Also published in my BusinessDay Nigeria newspaper column (Tuesdays). See link viz. http://www.businessdayonline.com/diversified-nigerian-economy-still-oil/

African central banks to close year cautiously

By Rafiq Raji, PhD
Twitter: @DrRafiqRaji

Over the course of this business week (starts 20 November), central banks of the largest regional economies on the African continent would decide on interest rates. They are likely to keep them unchanged. Even as inflation has been slowing gradually in Nigeria, it remains high. And it is primarily driven by food inflation. Improved agricultural production on the back of a good harvest is expected to moderate prices over time. Besides the authorities are currently marketing a Eurobond that could be as much as $5.5 billion if everything goes well. It is not likely the Central Bank of Nigeria (CBN) would like to be seen making decisions other than ones that are data-dependent. In any case, CBN governor Godwin Emefiele has signalled the benchmark rate would stay pat at 14 percent for the remainder of 2017, with potential cuts next year when inflation would have slowed considerably.

For South Africa, the rand went into a tailspin lately, rising above the psychological 14.0 level for much of the past two weeks, as rumours persist about the desire of the Jacob Zuma-led government to make higher education free, amid well-known financial constraints. With a pliable finance minister at the helm, it is also now widely believed President Zuma has successfully ‘captured’ the Treasury. So even, as annual consumer inflation likely slowed to 4.8 percent in October, from 5.1 percent earlier, it may accelerate in November and December on the back of rand weakness and volatility. The headline would probably be no more than 5 percent by year-end, though; within the 3-6 percent inflation target band of the South African Reserve Bank (SARB). Over a 12-18 month horizon, consumer inflation would probably slow to 3-4 percent, however. Under different circumstances, this could justify a rate cut. However, the November monetary policy committee (MPC) meeting, the last this year and one just weeks before a tense leadership contest in the ruling African National Congress (ANC) party, require the SARB to exercise the utmost restraint. And even as the SARB pretends not to be perturbed by market moves, it does pay attention to the inflationary impact of rand weakness and volatility; and indeed the political noise that tends to be the trigger lately. A balanced outcome would thus be for the benchamark rate to remain unchanged at 6.75 percent.

And for Kenya, ongoing troubles related to a controversial presidential election rerun boycotted by the opposition, mean the Central Bank of Kenya (CBK) would need to continue exercising caution. It has shown much dexterity throughout the impasse thus far, though, as the shilling has remained largely stable. And inflation has been slowing; came out at 5.7 percent in October from 7.1 percent in the prior month. More importantly, inflation expectations suggest the headline would likely come out much lower in coming months; about 4.5 percent in December, say, and plausibly less than zero percent in Q2-2018 due to base effects. Even so, it would be better if it kept its benchmark rate unchanged at 10 percent at this meeting with a view to easing policy when the political situation improves.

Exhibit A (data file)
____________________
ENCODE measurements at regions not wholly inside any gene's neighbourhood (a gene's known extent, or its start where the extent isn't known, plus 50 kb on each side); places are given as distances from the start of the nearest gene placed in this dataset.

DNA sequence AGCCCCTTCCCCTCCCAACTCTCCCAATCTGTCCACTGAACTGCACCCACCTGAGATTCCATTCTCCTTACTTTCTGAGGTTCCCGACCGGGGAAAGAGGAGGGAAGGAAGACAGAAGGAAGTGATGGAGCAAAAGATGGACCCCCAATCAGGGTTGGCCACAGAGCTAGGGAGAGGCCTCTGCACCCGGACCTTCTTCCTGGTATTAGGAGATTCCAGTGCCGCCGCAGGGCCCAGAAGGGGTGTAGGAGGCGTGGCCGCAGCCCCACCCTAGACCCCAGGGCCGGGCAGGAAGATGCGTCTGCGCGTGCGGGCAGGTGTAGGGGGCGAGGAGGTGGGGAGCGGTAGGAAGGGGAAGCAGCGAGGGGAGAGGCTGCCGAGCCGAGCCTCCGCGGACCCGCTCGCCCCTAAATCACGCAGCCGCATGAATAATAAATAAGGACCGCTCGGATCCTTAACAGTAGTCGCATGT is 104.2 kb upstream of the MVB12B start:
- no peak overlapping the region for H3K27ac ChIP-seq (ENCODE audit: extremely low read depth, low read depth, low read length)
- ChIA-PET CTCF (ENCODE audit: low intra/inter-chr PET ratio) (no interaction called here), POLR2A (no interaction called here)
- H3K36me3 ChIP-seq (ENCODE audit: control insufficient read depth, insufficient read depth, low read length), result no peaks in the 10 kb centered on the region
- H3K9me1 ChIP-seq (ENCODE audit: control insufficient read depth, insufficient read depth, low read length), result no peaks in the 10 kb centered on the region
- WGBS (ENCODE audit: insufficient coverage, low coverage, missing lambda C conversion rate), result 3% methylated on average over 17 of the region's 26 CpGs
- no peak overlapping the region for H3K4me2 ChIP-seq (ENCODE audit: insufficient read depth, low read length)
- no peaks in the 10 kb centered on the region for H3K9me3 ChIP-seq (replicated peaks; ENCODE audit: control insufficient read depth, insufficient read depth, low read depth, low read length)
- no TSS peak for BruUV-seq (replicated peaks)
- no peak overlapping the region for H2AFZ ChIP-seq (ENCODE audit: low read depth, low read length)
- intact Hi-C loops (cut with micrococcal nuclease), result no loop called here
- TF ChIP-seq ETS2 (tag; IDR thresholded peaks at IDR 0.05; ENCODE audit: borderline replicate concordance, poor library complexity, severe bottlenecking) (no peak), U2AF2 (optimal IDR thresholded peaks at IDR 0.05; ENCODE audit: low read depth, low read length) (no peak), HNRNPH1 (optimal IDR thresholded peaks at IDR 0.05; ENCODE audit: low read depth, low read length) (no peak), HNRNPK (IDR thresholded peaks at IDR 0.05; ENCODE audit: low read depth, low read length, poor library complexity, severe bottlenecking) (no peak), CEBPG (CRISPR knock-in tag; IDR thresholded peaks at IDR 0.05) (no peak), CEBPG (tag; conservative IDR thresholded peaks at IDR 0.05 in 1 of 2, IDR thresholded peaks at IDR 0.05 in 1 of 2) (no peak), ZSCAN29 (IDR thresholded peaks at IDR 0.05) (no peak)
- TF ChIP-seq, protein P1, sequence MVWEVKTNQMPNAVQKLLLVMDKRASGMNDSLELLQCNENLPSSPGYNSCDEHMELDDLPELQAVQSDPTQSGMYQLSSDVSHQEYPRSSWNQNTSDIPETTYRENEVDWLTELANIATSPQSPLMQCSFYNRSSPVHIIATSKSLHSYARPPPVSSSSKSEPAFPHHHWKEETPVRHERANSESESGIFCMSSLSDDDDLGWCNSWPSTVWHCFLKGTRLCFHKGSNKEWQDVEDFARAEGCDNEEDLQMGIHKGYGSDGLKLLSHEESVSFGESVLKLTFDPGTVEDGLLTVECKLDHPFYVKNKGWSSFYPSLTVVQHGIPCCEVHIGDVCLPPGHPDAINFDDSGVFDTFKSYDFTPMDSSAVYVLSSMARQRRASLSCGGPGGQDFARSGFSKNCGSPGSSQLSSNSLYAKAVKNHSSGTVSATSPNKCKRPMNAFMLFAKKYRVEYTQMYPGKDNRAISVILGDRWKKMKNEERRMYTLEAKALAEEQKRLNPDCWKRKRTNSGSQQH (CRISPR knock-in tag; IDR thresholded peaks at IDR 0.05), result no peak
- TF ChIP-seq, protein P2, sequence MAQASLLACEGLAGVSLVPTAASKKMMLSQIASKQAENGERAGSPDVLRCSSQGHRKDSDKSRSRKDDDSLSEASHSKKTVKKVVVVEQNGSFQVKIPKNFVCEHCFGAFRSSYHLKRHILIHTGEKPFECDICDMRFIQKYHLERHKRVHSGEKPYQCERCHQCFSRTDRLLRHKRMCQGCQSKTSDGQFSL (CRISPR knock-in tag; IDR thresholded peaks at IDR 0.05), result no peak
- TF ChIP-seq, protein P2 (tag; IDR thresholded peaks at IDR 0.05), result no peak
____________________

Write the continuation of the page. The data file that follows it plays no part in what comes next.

Politics, politics, politics
The elective conference of South Africa’s ruling ANC party in December is on everyone’s minds. Mr Zuma’s rhetoric about the preferred candidate by the business community has not been comforting. The president has all but mentioned his deputy, Cyril Ramaphosa, in name when making accusations about the presence of western-backed traitors in the ANC. Judging from his countenance and body language, Mr Zuma is likely to do everything in his power to block Mr Ramaphosa from replacing him. Turns out, though, Mr Ramaphosa is leading in support from the party’s branches, whose delegates to the conference would elect the next party president. Many reckon if Mr Ramaphosa wins, he would move swiftly against Mr Zuma in a bid to replace him as head of state much sooner. Should his rival and Mr Zuma’s ex-wife, Nkosazana Dlamini-Zuma win, however, it is highly probable Mr Zuma would retain his position till it expires in 2019. To further this goal, it is believed Mr Zuma might fire Mr Ramaphosa as deputy president in the coming weeks. Ironically, this could actually boost Mr Ramaphosa’s chances.

In the Nigerian case, all indications suggest President Muhammadu Buhari would be seeking a second term in office; after ill-health hitherto increasingly made it unlikely he would do so. His recent activities point to a full campaign mode. He visited the southeastern part of the country recently; albeit to campaign for his party’s candidate at elections in one of the states there. But that only provided cover for his visit; he seemed reluctant to embrace the region hitherto. He and his aides vehemently deny this, of course. His defence rings hollow in the face of his actions, however. His inner circle is very exclusive. A recently announced ambitious N8.6 trillion budget for next year also has political coloration. Put simply, the political cycle is in full steam. There are thus risks of fiscal slippages as the administration rushes to show it has been doing well. Recently announced plans to appoint more ministers are not necessarily borne out of a desire for efficiency as they are about dishing out patronage. Such behaviour tends to cascade down to lower levels of government, with negative effects for the fiscus.